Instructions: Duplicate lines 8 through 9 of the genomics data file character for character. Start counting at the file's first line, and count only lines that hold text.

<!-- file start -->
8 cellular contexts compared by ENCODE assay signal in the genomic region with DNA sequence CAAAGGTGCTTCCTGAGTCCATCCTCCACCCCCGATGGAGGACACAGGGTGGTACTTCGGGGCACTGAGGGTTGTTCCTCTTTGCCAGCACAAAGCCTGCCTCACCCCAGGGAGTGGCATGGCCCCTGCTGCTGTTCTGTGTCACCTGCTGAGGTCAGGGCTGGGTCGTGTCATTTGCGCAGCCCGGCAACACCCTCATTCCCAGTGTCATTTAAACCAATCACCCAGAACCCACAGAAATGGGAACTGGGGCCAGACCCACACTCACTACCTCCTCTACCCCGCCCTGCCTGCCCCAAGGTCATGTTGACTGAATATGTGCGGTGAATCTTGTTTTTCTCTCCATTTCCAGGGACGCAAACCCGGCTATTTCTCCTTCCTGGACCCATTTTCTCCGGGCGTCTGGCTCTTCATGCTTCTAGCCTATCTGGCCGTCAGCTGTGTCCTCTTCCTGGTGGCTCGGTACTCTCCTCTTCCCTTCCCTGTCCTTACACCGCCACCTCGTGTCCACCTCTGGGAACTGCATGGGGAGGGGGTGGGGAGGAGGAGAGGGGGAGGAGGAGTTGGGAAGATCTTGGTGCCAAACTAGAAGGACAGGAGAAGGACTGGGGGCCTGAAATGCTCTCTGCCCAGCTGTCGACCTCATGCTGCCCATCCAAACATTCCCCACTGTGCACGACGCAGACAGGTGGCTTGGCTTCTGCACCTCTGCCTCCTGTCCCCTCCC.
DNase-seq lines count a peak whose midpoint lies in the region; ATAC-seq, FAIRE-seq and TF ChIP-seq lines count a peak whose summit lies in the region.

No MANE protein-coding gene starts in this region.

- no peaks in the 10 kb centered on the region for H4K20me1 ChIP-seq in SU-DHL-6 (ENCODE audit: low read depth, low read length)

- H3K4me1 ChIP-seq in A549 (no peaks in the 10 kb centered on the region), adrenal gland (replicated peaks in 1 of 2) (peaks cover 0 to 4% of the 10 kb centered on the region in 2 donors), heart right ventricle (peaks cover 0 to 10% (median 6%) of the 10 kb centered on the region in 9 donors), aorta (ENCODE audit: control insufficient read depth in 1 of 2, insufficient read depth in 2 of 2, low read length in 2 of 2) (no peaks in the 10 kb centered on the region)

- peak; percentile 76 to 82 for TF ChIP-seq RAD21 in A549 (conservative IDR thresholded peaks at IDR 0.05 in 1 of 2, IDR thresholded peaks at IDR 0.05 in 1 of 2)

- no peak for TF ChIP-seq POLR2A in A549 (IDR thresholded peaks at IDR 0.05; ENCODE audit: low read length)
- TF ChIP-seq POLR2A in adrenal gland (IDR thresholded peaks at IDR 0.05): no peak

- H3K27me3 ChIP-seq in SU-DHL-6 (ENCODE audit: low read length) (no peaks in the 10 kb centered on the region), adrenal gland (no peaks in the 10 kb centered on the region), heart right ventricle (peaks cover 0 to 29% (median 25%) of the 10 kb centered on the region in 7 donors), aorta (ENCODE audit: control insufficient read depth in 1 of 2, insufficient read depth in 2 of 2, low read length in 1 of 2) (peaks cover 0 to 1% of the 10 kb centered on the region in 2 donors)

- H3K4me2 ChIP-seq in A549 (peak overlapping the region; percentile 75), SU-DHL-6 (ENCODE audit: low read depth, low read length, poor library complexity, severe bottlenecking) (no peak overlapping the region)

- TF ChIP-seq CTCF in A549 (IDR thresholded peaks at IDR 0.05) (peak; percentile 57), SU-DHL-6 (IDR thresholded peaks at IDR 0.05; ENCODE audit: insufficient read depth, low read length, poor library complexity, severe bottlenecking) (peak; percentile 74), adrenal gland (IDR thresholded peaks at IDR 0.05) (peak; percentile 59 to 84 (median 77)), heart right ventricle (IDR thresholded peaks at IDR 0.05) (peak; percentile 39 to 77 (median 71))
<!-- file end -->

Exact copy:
- TF ChIP-seq POLR2A in adrenal gland (IDR thresholded peaks at IDR 0.05): no peak

- H3K27me3 ChIP-seq in SU-DHL-6 (ENCODE audit: low read length) (no peaks in the 10 kb centered on the region), adrenal gland (no peaks in the 10 kb centered on the region), heart right ventricle (peaks cover 0 to 29% (median 25%) of the 10 kb centered on the region in 7 donors), aorta (ENCODE audit: control insufficient read depth in 1 of 2, insufficient read depth in 2 of 2, low read length in 1 of 2) (peaks cover 0 to 1% of the 10 kb centered on the region in 2 donors)